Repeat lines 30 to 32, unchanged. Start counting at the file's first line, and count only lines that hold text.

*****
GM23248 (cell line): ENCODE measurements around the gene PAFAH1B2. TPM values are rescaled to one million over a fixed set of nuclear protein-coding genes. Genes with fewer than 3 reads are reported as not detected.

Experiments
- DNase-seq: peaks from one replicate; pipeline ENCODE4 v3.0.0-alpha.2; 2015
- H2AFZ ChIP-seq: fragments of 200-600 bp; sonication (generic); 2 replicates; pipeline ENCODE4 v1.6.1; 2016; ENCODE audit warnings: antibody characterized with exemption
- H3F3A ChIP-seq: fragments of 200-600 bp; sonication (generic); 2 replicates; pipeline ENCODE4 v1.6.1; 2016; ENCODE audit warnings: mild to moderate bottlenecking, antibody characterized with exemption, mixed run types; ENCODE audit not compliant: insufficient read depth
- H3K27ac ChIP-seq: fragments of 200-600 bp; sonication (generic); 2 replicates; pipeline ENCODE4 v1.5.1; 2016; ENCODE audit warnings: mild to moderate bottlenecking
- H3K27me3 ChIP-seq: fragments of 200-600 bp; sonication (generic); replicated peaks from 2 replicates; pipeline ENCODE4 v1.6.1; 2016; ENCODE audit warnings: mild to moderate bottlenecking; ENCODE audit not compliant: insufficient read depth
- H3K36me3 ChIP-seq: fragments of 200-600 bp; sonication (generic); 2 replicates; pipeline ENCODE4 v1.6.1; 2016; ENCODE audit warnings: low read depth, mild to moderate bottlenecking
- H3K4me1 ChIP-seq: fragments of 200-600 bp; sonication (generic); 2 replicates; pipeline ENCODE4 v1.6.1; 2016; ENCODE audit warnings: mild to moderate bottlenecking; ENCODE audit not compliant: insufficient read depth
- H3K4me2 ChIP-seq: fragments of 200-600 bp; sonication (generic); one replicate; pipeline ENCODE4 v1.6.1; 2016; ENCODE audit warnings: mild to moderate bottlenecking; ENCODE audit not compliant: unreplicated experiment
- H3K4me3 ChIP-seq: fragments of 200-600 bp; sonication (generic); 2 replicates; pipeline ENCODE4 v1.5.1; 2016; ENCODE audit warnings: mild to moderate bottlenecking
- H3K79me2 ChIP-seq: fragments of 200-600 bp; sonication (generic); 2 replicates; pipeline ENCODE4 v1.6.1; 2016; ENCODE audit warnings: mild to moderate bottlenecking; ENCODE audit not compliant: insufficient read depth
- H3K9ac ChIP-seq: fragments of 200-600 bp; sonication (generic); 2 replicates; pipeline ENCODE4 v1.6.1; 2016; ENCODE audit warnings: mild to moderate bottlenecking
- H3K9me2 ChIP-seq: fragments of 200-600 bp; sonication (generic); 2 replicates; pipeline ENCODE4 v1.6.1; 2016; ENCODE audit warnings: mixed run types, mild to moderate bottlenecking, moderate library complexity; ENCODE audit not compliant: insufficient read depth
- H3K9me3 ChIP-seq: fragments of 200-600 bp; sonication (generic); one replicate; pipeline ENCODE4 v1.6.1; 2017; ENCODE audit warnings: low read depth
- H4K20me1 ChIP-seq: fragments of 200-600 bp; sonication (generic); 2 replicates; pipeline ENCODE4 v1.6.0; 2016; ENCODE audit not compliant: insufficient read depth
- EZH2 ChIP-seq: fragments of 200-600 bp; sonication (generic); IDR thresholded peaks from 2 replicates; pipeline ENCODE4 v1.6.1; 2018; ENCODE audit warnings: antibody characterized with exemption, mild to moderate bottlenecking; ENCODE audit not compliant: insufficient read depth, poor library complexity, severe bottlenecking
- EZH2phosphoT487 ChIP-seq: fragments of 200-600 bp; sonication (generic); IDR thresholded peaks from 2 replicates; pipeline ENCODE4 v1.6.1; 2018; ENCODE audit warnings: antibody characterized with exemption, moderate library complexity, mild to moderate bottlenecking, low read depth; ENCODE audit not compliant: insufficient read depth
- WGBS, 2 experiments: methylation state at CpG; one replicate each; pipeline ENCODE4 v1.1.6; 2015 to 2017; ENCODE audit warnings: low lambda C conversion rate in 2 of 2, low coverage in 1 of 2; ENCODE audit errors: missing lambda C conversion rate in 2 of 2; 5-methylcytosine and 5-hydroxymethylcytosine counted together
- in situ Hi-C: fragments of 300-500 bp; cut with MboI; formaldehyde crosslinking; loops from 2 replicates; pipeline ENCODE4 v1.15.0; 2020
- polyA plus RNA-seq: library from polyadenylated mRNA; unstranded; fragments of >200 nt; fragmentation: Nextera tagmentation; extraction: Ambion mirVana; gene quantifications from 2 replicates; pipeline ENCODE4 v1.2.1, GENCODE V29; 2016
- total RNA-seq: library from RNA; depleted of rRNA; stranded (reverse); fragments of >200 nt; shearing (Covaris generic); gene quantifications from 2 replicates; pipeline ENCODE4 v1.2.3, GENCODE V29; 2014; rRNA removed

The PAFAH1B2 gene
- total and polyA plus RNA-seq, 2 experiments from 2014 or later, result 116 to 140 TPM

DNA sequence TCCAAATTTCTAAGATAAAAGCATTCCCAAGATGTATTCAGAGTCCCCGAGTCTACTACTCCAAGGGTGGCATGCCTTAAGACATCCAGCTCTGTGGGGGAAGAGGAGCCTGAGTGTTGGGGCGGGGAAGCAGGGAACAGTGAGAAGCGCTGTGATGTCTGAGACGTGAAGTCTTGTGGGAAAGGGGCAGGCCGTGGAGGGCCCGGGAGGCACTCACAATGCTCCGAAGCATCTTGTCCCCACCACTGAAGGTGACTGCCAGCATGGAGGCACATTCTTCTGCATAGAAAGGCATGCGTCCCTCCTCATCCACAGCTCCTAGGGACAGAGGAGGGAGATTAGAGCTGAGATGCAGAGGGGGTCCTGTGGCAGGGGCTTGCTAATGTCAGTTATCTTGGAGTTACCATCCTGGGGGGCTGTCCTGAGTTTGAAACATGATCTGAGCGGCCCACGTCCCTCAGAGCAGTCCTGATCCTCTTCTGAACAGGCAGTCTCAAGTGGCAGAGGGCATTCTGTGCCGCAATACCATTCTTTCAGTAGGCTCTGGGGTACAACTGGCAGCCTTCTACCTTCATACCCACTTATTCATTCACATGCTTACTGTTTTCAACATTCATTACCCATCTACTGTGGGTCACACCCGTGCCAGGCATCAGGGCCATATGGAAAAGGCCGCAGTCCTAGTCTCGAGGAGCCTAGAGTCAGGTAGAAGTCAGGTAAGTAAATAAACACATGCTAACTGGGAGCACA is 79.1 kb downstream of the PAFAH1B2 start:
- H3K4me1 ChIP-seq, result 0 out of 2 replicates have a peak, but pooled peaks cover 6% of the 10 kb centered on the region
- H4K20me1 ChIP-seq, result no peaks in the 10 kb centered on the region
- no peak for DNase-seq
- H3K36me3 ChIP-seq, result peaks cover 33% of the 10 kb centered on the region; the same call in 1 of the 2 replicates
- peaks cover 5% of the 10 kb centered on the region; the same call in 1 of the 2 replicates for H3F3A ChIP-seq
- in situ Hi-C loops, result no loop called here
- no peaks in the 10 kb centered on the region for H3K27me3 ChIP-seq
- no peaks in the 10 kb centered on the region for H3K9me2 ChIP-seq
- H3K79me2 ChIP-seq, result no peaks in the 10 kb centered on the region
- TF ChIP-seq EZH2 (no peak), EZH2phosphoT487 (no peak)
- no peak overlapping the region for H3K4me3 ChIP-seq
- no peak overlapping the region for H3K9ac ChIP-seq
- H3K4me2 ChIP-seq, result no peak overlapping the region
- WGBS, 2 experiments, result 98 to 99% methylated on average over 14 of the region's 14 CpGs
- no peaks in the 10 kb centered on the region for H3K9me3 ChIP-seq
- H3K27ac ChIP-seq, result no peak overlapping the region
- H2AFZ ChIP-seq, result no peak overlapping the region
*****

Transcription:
- peaks cover 5% of the 10 kb centered on the region; the same call in 1 of the 2 replicates for H3F3A ChIP-seq
- in situ Hi-C loops, result no loop called here
- no peaks in the 10 kb centered on the region for H3K27me3 ChIP-seq